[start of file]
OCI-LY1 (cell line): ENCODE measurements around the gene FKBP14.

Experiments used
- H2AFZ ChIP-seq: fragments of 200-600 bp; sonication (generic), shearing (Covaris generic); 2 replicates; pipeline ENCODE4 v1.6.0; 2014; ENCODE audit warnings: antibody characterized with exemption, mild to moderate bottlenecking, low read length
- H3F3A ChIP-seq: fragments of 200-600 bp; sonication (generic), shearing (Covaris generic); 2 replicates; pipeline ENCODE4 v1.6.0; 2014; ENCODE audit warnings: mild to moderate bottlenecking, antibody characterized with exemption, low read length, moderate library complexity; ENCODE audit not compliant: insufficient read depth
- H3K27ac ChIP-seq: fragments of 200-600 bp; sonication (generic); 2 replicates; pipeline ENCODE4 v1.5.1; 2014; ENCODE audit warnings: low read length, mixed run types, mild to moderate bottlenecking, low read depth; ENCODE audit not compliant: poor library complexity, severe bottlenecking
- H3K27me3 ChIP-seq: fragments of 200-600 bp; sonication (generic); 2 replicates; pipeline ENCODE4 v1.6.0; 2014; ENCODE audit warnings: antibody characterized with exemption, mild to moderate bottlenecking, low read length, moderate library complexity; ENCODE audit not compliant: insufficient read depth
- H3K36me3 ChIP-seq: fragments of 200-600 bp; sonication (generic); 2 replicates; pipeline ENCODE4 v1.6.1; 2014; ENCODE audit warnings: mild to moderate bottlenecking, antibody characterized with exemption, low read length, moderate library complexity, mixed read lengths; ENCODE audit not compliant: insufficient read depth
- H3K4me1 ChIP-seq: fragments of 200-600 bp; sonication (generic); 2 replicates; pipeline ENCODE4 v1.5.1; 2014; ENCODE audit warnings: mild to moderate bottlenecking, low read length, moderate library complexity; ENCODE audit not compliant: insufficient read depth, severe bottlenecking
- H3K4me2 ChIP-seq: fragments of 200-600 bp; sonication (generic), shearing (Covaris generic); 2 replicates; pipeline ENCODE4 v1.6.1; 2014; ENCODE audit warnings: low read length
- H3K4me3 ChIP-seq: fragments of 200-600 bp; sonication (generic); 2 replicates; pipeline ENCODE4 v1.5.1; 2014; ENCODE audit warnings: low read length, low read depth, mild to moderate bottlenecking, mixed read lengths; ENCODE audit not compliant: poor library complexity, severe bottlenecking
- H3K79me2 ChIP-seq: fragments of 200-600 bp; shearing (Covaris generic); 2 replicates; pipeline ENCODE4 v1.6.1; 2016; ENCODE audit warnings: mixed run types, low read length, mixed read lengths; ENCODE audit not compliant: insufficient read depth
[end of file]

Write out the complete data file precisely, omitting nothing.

OCI-LY1 (cell line): ENCODE measurements around the gene FKBP14.

Experiments used
- H2AFZ ChIP-seq: fragments of 200-600 bp; sonication (generic), shearing (Covaris generic); 2 replicates; pipeline ENCODE4 v1.6.0; 2014; ENCODE audit warnings: antibody characterized with exemption, mild to moderate bottlenecking, low read length
- H3F3A ChIP-seq: fragments of 200-600 bp; sonication (generic), shearing (Covaris generic); 2 replicates; pipeline ENCODE4 v1.6.0; 2014; ENCODE audit warnings: mild to moderate bottlenecking, antibody characterized with exemption, low read length, moderate library complexity; ENCODE audit not compliant: insufficient read depth
- H3K27ac ChIP-seq: fragments of 200-600 bp; sonication (generic); 2 replicates; pipeline ENCODE4 v1.5.1; 2014; ENCODE audit warnings: low read length, mixed run types, mild to moderate bottlenecking, low read depth; ENCODE audit not compliant: poor library complexity, severe bottlenecking
- H3K27me3 ChIP-seq: fragments of 200-600 bp; sonication (generic); 2 replicates; pipeline ENCODE4 v1.6.0; 2014; ENCODE audit warnings: antibody characterized with exemption, mild to moderate bottlenecking, low read length, moderate library complexity; ENCODE audit not compliant: insufficient read depth
- H3K36me3 ChIP-seq: fragments of 200-600 bp; sonication (generic); 2 replicates; pipeline ENCODE4 v1.6.1; 2014; ENCODE audit warnings: mild to moderate bottlenecking, antibody characterized with exemption, low read length, moderate library complexity, mixed read lengths; ENCODE audit not compliant: insufficient read depth
- H3K4me1 ChIP-seq: fragments of 200-600 bp; sonication (generic); 2 replicates; pipeline ENCODE4 v1.5.1; 2014; ENCODE audit warnings: mild to moderate bottlenecking, low read length, moderate library complexity; ENCODE audit not compliant: insufficient read depth, severe bottlenecking
- H3K4me2 ChIP-seq: fragments of 200-600 bp; sonication (generic), shearing (Covaris generic); 2 replicates; pipeline ENCODE4 v1.6.1; 2014; ENCODE audit warnings: low read length
- H3K4me3 ChIP-seq: fragments of 200-600 bp; sonication (generic); 2 replicates; pipeline ENCODE4 v1.5.1; 2014; ENCODE audit warnings: low read length, low read depth, mild to moderate bottlenecking, mixed read lengths; ENCODE audit not compliant: poor library complexity, severe bottlenecking
- H3K79me2 ChIP-seq: fragments of 200-600 bp; shearing (Covaris generic); 2 replicates; pipeline ENCODE4 v1.6.1; 2016; ENCODE audit warnings: mixed run types, low read length, mixed read lengths; ENCODE audit not compliant: insufficient read depth